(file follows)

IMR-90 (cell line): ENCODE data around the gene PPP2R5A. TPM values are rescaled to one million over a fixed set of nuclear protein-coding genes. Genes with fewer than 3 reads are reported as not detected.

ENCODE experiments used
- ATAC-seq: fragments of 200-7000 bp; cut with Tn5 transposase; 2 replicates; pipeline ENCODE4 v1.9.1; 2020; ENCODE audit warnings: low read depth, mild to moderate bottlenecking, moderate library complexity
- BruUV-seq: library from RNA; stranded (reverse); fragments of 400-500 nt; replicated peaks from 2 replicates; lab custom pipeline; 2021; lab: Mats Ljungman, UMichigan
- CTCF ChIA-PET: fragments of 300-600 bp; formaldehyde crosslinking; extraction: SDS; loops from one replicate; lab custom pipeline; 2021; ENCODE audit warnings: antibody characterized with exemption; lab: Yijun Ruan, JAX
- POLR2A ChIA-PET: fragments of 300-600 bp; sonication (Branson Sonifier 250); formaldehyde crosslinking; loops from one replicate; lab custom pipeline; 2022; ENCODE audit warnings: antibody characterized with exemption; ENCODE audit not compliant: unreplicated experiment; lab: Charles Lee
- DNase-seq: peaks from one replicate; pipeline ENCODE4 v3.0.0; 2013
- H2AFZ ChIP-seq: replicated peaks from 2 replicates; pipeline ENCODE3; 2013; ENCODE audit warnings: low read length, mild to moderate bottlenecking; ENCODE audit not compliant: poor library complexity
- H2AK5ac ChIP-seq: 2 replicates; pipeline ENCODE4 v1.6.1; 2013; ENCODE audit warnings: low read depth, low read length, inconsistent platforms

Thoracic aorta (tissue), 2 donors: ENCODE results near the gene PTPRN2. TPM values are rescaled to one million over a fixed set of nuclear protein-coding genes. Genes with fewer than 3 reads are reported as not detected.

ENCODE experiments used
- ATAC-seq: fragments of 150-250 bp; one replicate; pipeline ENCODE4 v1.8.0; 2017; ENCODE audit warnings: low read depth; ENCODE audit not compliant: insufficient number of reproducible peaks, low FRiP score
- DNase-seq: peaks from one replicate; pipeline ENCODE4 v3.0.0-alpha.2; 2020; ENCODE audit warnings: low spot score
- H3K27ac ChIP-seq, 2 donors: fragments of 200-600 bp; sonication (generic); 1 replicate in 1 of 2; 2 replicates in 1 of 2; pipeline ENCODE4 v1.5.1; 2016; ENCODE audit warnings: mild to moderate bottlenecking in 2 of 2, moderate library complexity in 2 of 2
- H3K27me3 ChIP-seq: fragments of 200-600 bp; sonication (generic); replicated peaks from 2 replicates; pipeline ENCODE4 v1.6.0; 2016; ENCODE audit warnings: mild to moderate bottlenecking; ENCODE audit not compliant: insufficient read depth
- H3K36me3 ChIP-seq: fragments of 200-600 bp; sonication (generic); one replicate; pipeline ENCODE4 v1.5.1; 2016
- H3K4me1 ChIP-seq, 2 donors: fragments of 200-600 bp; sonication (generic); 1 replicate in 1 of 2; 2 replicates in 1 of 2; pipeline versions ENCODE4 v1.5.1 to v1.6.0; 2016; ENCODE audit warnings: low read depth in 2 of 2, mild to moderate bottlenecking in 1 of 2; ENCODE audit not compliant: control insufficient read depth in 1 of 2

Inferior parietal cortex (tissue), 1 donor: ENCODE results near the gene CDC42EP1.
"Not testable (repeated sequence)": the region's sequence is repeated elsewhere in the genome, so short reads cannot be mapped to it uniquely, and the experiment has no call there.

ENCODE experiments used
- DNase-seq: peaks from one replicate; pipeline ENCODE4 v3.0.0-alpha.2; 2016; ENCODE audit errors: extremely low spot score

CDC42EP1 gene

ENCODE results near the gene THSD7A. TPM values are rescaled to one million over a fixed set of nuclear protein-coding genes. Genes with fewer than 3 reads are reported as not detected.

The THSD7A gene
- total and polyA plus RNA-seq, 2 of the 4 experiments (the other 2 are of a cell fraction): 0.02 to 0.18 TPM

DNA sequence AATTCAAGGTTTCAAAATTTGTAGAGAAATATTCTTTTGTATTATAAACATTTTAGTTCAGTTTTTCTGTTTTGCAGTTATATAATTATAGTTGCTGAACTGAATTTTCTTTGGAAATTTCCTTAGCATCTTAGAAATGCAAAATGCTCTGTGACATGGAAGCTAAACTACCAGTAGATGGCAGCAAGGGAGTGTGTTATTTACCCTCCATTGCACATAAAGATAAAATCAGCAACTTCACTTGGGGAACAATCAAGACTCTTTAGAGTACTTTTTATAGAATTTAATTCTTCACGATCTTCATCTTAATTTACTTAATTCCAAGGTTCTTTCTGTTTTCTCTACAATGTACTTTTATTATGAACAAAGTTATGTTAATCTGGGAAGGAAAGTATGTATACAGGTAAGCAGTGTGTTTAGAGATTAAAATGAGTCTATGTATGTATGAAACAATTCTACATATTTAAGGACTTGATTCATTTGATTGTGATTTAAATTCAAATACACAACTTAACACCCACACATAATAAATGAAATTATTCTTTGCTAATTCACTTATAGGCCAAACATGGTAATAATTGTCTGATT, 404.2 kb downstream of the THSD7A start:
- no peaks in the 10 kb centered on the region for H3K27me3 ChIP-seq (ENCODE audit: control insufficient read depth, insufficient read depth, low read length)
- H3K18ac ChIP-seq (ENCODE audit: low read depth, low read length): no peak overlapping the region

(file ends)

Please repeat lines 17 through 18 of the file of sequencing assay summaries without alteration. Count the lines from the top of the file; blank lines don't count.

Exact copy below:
- H3K4me1 ChIP-seq, 2 donors: fragments of 200-600 bp; sonication (generic); 1 replicate in 1 of 2; 2 replicates in 1 of 2; pipeline versions ENCODE4 v1.5.1 to v1.6.0; 2016; ENCODE audit warnings: low read depth in 2 of 2, mild to moderate bottlenecking in 1 of 2; ENCODE audit not compliant: control insufficient read depth in 1 of 2

Inferior parietal cortex (tissue), 1 donor: ENCODE results near the gene CDC42EP1.